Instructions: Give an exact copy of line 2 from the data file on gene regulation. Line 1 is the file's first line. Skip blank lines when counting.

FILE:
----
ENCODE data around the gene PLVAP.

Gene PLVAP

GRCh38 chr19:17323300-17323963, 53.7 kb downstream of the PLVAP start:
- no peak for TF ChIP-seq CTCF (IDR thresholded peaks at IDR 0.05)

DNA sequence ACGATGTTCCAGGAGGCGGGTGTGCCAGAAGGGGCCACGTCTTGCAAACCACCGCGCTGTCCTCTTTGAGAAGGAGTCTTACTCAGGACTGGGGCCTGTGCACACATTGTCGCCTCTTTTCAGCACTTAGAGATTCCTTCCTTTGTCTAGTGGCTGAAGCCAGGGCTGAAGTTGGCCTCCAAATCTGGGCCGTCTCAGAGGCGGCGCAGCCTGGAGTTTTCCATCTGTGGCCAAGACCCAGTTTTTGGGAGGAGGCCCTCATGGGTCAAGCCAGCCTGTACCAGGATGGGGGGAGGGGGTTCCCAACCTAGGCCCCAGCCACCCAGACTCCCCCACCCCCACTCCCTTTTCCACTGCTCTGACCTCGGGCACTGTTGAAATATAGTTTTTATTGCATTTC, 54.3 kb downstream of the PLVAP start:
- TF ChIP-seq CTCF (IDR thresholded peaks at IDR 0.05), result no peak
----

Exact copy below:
Gene PLVAP